MDL Case No.13md2452 AJB (MDD)
As to all related and member cases
ORDER DENYING MOTION TO
FILE UNDER SEAL
[Doc. No. 441]
The matter before the Court is Plaintiffs' motion to file certain documents in support of their Opposition to Defendants' Motion for Summary Judgment under seal. For the following reasons, the motion is DENIED without prejudice. I. BACKGROUND
All factual allegations are taken from the Master Consolidated Complaint. (Doc. No. 202, Ex. A.)
This multidistrict litigation involves claims for personal injuries and/or wrongful death allegedly caused by four types of incretin-based drugs used to treat diabetes mellitus type 2. Incretin-based drugs contain incretin hormones, which help lower blood sugars by stimulating the production of insulin. Plaintiffs allege that these incretin-based drugs cause pancreatic cancer. Defendants are four pharmaceutical companies that manufacture, design, test, package, label, market, advertise, distribute and/or sell the incretin-based drugs at issue.
On April 17, 2014, Defendants filed a Motion for Summary Judgment based on federal preemption, arguing Plaintiffs' state-law claims predicated on failure-to-warn theories are preempted by federal law. (Doc. No. 410.) On May 12, 2014, Plaintiffs filed their Response in Opposition. (Doc. No. 443.) Additionally, Plaintiffs seek to file certain documents attached to their Response under seal. (Doc. No. 441). Those documents are currently filed sealed lodged on the Court's docket. (Doc. No. 442.)
A. Legal Standard
Courts have historically recognized a "general right to inspect and copy public records and documents, including judicial records and documents." Nixon v. Warner Commc'ns, Inc., 435 U.S. 589, 597 & n. 7 (1978). "Unless a particular court record is one 'traditionally kept secret,' a 'strong presumption in favor of access' is the starting point. Kamakana v. City and Cnty. of Honolulu, 447 F.3d 1172, 1178 (9th Cir. 2006) (quoting Foltz v. State Farm Mut. Auto. Ins. Co., 331 F.3d 1122, 1135 (9th Cir. 2003)). In order to overcome this strong presumption, a party seeking to seal a judicial record must articulate justifications for sealing that outweigh the public policies favoring disclosure. See id. at 1178-79. In turn, the court must "conscientiously balance the competing interests" of the public and the party who seeks to keep certain judicial records secret. Id. After considering these interests, if the court decides to seal certain judicial records, it must "base its decision on a compelling reason and articulate the factual basis for its ruling, without relying on hypothesis or conjecture." Id. (citing Hagestad v. Tragesser, 49 F.3d 1430, 1434 (9th Cir. 1995)).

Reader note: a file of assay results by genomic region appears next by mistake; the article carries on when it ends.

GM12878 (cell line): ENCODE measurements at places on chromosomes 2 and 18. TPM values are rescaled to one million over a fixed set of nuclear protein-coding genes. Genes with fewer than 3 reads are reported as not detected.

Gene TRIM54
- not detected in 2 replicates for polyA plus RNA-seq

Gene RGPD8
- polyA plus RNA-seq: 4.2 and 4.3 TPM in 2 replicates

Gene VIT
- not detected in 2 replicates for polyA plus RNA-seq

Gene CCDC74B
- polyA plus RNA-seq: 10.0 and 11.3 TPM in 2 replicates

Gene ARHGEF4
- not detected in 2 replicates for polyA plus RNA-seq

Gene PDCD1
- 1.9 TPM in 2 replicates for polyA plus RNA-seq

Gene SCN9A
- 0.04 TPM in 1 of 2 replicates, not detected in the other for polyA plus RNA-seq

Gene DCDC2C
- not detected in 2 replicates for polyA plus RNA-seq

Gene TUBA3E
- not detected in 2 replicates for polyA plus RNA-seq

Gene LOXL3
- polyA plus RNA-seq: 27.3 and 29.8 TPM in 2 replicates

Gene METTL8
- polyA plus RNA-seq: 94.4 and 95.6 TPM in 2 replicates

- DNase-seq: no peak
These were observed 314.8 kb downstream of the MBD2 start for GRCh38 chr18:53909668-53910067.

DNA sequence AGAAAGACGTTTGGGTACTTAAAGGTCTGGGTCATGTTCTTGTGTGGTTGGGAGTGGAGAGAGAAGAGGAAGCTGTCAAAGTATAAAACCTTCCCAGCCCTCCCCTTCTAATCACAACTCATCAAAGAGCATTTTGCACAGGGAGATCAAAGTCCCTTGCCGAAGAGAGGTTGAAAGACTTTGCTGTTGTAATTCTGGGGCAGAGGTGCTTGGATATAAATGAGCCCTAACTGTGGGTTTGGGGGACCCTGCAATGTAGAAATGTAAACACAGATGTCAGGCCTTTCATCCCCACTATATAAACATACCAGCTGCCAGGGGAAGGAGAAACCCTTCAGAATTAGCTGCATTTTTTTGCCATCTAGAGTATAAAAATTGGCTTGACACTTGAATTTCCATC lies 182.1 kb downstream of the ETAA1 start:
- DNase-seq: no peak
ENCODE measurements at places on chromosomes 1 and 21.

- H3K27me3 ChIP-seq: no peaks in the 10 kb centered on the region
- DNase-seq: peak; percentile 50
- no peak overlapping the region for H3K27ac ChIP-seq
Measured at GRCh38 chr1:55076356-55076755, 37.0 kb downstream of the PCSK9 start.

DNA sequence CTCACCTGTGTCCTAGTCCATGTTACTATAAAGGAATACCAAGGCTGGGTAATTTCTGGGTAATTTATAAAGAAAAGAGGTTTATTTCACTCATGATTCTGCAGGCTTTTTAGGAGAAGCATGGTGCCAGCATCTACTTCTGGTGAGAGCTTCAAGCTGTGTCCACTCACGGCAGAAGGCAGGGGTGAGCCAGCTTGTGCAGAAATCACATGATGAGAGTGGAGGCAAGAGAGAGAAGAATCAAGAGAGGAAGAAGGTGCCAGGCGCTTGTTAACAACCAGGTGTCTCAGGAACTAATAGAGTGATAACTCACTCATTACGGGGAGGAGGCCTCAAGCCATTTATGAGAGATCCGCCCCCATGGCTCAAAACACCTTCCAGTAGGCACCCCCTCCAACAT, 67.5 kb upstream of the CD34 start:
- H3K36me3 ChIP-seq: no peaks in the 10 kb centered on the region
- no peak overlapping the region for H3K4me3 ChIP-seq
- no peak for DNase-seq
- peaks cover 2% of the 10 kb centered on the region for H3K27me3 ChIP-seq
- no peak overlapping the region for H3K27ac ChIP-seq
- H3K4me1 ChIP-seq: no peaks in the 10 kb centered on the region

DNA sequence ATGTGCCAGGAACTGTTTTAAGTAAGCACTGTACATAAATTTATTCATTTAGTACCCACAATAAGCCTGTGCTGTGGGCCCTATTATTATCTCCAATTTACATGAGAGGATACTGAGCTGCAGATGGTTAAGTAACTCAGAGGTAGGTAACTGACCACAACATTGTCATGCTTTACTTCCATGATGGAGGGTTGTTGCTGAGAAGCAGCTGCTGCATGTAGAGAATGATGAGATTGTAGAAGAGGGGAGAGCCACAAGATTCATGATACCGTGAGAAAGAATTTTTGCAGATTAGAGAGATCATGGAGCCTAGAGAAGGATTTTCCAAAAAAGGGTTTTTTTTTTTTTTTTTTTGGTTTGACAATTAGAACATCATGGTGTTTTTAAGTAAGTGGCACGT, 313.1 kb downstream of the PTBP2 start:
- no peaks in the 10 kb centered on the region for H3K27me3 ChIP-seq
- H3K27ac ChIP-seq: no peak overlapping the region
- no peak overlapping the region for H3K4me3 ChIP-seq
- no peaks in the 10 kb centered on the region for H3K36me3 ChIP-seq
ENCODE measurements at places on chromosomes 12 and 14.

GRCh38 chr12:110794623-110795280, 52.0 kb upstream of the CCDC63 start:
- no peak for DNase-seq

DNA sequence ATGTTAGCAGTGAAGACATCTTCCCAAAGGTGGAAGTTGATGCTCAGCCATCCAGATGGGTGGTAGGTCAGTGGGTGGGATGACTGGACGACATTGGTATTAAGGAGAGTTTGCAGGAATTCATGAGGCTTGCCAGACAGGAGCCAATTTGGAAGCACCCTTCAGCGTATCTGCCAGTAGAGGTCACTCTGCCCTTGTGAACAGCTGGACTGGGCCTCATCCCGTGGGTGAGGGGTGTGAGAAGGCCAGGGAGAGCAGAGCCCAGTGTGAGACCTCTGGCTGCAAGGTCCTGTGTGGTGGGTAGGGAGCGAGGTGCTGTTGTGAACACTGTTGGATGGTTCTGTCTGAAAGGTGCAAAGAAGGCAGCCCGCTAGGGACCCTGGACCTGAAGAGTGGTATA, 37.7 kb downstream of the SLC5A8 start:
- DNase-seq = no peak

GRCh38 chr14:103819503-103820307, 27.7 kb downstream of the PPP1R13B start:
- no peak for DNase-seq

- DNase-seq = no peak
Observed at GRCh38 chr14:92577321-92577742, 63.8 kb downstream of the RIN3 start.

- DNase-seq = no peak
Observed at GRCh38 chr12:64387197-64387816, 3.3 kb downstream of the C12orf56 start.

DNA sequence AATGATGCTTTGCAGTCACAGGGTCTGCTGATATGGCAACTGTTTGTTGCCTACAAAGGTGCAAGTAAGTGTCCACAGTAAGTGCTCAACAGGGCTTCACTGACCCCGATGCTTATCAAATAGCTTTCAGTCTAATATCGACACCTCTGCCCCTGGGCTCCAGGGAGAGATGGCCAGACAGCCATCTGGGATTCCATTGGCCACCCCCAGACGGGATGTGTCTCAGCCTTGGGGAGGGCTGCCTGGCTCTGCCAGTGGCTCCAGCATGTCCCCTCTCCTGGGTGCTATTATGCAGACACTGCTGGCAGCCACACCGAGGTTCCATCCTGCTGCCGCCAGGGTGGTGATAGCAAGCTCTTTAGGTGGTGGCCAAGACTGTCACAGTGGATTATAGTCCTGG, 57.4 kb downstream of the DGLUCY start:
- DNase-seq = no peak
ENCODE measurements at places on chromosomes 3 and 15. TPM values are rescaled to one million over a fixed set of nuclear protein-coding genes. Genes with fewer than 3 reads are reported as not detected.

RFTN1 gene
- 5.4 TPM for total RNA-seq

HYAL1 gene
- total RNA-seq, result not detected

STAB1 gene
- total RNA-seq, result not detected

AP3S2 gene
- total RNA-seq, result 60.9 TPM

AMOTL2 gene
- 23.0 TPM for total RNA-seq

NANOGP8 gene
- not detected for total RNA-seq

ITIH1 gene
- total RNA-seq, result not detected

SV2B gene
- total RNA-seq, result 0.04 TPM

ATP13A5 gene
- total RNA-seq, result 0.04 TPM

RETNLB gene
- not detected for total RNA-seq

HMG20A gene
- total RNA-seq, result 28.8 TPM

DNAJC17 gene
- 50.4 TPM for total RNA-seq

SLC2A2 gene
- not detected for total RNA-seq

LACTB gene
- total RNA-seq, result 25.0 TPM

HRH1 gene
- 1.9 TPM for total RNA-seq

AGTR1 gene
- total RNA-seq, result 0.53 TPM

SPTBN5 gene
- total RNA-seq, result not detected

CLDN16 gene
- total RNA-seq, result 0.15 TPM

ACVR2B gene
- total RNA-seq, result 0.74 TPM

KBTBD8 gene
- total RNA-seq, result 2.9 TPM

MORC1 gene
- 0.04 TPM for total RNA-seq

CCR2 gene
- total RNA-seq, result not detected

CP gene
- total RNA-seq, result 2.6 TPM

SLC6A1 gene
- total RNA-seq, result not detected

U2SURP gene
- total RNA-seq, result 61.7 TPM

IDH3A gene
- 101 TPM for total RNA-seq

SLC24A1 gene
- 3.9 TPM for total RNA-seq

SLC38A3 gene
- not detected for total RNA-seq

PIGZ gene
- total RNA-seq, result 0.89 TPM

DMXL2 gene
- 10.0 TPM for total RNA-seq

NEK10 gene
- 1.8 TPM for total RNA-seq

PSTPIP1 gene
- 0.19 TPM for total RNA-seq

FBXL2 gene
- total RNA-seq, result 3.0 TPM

A strong presumption of access to judicial records applies fully to dispositve pleadings, including motions for summary judgment and related attachments. Thus, to warrant the Court's grant of the request to seal, the party must show "compelling reasons." Kamakana, 447 F.3d at 1179. Relevant factors include the "public interest in understanding the judicial process and whether disclosure of the material could result in improper use . . ." Pintos v. Pacific Creditors Ass'n, 605 F.3d 665, 659 (9th Cir. 2010)(citations omitted). In general, "compelling reasons" sufficient to outweigh the public's interest in disclosure and justify sealing court records exist when such "court files might have become a vehicle for improper purposes," such as the use of records to gratify private spite, promote public scandal, circulate libelous statements, or release trade secrets. Id.
In their motion to file under seal, Plaintiffs state that the documents they seek to seal are either those that have been designated confidential under the Protective Order, (Doc. No. 246), or are declarations which explicitly discuss the contents of documents so designated. (Doc. No. 441 at 2.) The documents contain information that are deemed "sensitive scientific material and business material" that is not disseminated to the public or industry at large. (Id.)
However, with such sparse information, the Court is unable to "conscientiously balance the competing interests of the public and the parties who seeks to keep certain judicial records secret," let alone base its decision on a compelling reason and articulate the factual basis for its ruling. Kamakana, 447 F.3d at 1178-79. Though the Parties themselves may have stipulated to the confidential nature of this information, the "compelling reasons" standard is invoked even if the motion, or its attachments, were previously filed under seal or protective order. Id. at 1179.
Accordingly, Plaintiffs have failed to meet their burden to justify the sealing the information listed. The Court DENIES the motion to file under seal without prejudice. Plaintiffs may refile its motion to seal, articulating details that will allow the Court to make a reasoned decision grounded on a factual basis. Further, as the information sought to be sealed appears to be solely related to Defendants' business interests, the Court recommends the Parties file a joint motion to seal so that Defendants may put forth their reasons to seal the "confidential" information.
Plaintiff's motion to file under seal is Denied without prejudice. The Clerk of Court is instructed to maintain the currently sealed lodged proposed documents under seal. (Doc. No. 442.) The Parties must refile a motion to file under seal, addressing the deficiencies noted herein, on or before May 21, 2014. If the Parties fail to do so, or fail to meet their burden of showing compelling reasons to warrant sealing, the Court will order the sealed lodged documents unsealed. IT IS SO ORDERED.
Hon. Anthony J. Battaglia
U.S. District Judge